According to the World Health Organization, most of us, about 57 percent of the world’s population, simply turn a tap to get clean running water in our homes. It’s a convenience we repeatedly take for granted. But hundreds of millions of others don’t have access to running water. They walk great distances to fetch water by the bucket, which too often isn’t even safe to drink. In rural Tanzania, lack of clean water threatens families’ health, household and economic activities, and children’s education. Husna Waziri, Global Volunteers’ Reaching Children’s Potential (RCP) Technology Manager, explains how harvesting household rainwater in the Ukwega Ward is transforming village life.
In Tanzania, 43 percent of the population lacks access to clean drinking water. Moreover, the country spends 70 percent of its already tight health budget on preventable diseases caused by lack of water, sanitation, and hygiene.
Husna says the ‘RCP Program’s comprehensive approach, which addresses health, food, nutrition, and cognitive development, includes strategies for harvesting and conserving rainwater to optimize outcomes.
Little Water, Lots of Problems
The primary method for supplying water to village homes in the Ukwega Ward is fetching it from rivers and streams and carrying it on your head in plastic buckets, hoping not to spill too much. But walking the mountains balancing a bucket of water on your head is challenging and poses serious hazards.
According to the United Nations, 785 million people in the world did not have even basic drinking water services in 2017.
Global Volunteers RCP Program offers families the opportunity to harvest rainwater from the roofs of their homes and any other close by buildings making water available right where families need it. Husna says close, safe access to water provides several advantages simultaneously:
- Prevents illness caused by diarrhea and other diseases arising from poor hygiene.
- Reduces the need to farm land far from home near distant irrigation sources such as streams.
- Improves economic and domestic productivity by eliminating the inordinate amount of time spent collecting water.
- Increases children’s time in classrooms and studying because they don’t need to collect water for school and home.
- Enhances a family’s ability to wash clothing and bedding for optimal health.
- Helps ensure everyone has enough clean water to drink every day.
Harvesting Water is a Simple and Reliable Solution
The RCP Center employs a demonstration water harvesting system using gutters, pipes, filters, and storage tanks to collect and store rainwater. Husna explains the methodology: “Metal sheet roofs are more effective than other types. U-shaped PVC gutters are attached to the end of the roof and held at a slope to allow rainwater to run in one direction. These gutters are joined by connectors so that they cover the whole side of a roof. At the end, there is a joint with one output which directs the water to a 10,000-liter poly tank.”
The impact on RCP families’ lives is significant, Husna asserts. Mothers and school children are most often tasked to collect the family’s water, consuming many hours each day that could be better spent caring for infants, working at the women’s coop, attending classes, or studying. But with a household harvesting system, that time is no longer wasted. “This system allows us to have access to water year-round. When the rainy season starts, if you harvest water, you don’t have to worry about scarcity anymore. Depending on the size of your storage tank and the number of family members, you can even harvest water to use until the next rainy season.”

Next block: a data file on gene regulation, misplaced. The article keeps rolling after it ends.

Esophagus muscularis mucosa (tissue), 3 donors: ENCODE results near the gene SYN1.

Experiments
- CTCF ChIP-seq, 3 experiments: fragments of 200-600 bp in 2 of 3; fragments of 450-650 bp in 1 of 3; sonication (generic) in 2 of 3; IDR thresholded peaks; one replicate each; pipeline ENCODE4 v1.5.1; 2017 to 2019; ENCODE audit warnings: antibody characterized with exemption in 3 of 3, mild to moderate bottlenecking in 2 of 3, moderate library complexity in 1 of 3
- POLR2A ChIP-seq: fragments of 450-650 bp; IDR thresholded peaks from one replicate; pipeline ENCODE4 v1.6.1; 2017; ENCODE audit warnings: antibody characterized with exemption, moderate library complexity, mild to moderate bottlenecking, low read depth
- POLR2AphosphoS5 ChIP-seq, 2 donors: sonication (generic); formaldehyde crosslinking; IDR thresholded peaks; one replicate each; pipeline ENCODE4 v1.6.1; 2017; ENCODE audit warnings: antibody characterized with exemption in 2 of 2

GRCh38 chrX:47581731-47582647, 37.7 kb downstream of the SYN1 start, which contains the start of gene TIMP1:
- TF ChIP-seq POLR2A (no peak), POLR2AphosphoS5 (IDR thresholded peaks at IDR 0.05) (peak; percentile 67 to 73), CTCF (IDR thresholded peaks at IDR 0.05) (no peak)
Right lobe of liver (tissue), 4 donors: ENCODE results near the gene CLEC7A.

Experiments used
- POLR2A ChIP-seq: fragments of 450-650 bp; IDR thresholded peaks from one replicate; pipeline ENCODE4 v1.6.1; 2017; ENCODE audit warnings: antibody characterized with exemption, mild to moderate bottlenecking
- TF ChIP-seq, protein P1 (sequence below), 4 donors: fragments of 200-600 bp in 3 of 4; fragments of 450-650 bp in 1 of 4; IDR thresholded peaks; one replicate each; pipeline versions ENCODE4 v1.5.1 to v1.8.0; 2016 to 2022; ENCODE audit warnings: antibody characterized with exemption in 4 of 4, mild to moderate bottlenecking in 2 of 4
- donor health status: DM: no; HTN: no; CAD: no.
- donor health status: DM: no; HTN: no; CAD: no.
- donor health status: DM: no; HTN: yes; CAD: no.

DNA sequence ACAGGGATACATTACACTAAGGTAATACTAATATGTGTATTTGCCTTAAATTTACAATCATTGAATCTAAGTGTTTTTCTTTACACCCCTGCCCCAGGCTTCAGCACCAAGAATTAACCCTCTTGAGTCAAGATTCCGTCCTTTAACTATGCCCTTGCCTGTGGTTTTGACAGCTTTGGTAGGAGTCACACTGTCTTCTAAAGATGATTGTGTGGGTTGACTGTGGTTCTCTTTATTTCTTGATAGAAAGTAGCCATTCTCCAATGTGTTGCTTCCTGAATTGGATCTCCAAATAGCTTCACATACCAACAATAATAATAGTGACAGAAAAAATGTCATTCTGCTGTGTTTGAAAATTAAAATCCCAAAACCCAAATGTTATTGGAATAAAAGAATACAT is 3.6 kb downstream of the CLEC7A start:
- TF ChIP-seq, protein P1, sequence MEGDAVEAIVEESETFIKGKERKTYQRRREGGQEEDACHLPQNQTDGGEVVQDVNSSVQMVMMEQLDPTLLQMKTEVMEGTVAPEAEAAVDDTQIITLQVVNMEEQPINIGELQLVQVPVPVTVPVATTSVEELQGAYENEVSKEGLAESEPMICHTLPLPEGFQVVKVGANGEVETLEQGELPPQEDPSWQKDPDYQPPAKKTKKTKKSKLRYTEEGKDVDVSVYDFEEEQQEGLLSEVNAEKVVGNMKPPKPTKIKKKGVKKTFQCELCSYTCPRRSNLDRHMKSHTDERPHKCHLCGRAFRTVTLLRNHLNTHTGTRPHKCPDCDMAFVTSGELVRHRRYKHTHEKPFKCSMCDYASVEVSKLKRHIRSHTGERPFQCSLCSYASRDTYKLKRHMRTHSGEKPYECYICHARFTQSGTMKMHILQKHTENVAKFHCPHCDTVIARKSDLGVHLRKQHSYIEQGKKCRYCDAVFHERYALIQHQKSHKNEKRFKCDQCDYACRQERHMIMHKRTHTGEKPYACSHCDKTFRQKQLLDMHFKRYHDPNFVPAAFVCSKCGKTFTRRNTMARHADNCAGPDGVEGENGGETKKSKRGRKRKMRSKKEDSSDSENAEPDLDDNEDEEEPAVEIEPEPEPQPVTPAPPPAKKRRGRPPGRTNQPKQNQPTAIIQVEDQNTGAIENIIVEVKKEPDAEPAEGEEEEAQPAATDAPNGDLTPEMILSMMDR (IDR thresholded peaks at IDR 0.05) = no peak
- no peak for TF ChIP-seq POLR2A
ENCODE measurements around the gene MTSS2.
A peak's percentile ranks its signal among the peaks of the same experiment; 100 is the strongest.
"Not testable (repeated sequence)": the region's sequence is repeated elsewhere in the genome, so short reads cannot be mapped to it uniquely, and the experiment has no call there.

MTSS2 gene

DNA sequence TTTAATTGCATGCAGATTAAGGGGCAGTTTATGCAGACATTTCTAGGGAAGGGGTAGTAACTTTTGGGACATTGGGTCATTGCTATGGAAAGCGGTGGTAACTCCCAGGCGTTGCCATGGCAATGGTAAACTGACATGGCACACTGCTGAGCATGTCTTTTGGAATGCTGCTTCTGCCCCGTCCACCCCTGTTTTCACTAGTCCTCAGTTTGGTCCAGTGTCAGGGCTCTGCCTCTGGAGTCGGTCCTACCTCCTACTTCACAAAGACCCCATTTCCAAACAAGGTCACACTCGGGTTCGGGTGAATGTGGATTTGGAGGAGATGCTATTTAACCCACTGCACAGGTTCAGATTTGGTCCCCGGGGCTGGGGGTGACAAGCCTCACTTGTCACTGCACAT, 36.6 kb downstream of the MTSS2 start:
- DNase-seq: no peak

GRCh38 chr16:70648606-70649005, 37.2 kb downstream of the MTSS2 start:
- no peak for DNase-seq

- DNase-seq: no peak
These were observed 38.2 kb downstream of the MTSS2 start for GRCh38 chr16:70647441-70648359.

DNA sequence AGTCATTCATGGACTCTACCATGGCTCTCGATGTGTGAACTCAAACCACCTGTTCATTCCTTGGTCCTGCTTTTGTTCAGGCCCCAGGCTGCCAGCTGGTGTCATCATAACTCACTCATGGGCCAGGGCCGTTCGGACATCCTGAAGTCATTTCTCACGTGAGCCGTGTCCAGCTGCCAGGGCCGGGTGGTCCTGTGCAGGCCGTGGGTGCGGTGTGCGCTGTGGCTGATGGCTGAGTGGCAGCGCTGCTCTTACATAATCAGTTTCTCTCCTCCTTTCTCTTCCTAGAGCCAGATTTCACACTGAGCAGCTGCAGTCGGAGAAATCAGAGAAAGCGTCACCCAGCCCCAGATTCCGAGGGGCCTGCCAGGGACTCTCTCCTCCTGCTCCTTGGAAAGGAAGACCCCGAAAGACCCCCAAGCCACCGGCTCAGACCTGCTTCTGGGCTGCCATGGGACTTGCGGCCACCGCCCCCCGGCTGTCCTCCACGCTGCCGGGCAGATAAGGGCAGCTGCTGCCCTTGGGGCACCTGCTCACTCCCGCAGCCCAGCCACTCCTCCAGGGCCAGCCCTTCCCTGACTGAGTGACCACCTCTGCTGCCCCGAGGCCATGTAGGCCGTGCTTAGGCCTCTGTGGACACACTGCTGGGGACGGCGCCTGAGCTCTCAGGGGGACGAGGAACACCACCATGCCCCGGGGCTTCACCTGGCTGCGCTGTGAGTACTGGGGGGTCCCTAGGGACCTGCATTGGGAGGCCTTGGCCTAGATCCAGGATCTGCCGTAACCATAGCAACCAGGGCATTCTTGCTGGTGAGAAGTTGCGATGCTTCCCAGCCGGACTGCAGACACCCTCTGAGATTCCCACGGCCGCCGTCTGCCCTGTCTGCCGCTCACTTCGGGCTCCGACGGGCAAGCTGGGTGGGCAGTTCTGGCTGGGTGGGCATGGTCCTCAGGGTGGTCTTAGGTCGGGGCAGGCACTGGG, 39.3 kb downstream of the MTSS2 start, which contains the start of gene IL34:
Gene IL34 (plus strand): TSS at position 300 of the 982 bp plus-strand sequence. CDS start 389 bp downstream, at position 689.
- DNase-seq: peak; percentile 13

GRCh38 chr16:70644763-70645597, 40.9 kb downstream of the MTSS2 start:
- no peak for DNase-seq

Global Volunteers and local families have begun installing demonstration household rainwater harvesting systems in the Ukwega Ward. Having a reliable source of water is transformational, says RCP mother Evalina Msola of Ipalamwa. “Before the availability of water, Evalina used to walk almost 45 minutes one way to search for water in nearby river basins. But sometimes the walk was pointless as there was no water available,” Husna relates.
Worldwide, almost 300,000 children under five die annually from diarrheal diseases due to poor sanitation, poor hygiene, or unsafe drinking water, according to UNICEF.
“I used to wake up early in the morning and leave around 5:00 am with my small baby on my back,” Evalina explained, “because I had no one to leave her with at that time. I had to spend a lot of time fetching water, which was not enough for household chores anyway, and lack of clean water caused stomach diseases to my children.”
“The worst thing I still remember is when my husband and I were building our house,” Evalina continued. “We did not finish as we planned due to the lack of water, and we couldn’t afford to hire a person to fetch what we needed. There was a time when there was too much sun and not enough water, which caused the walls to be dry, and that caused the construction to be in bad condition.”
Evalina’s family was one of the first to begin harvesting water with the RCP Program’s support. “We were able to finish our home and be more efficient with daily activities. Now we have access to clean water for cooking and cleaning,” she concluded.
“A water harvesting system is not a complicated technology, and it will last for a long time,” Husna said. Through the community’s work and volunteers’ generous support, hundreds of families like Evalina’s will eventually benefit from easy access to water as household systems are installed with RCP designated funds from donations. Each catchment system, adequate for a family of seven, can be used for decades and includes a 5,000-liter poly tank and all the necessary gutters, screens, filters, and spouts for assembly. But these systems require an upfront investment, which impoverished families don’t have. You can help. Please contribute to supply a family with clean, accessible, life-saving water.
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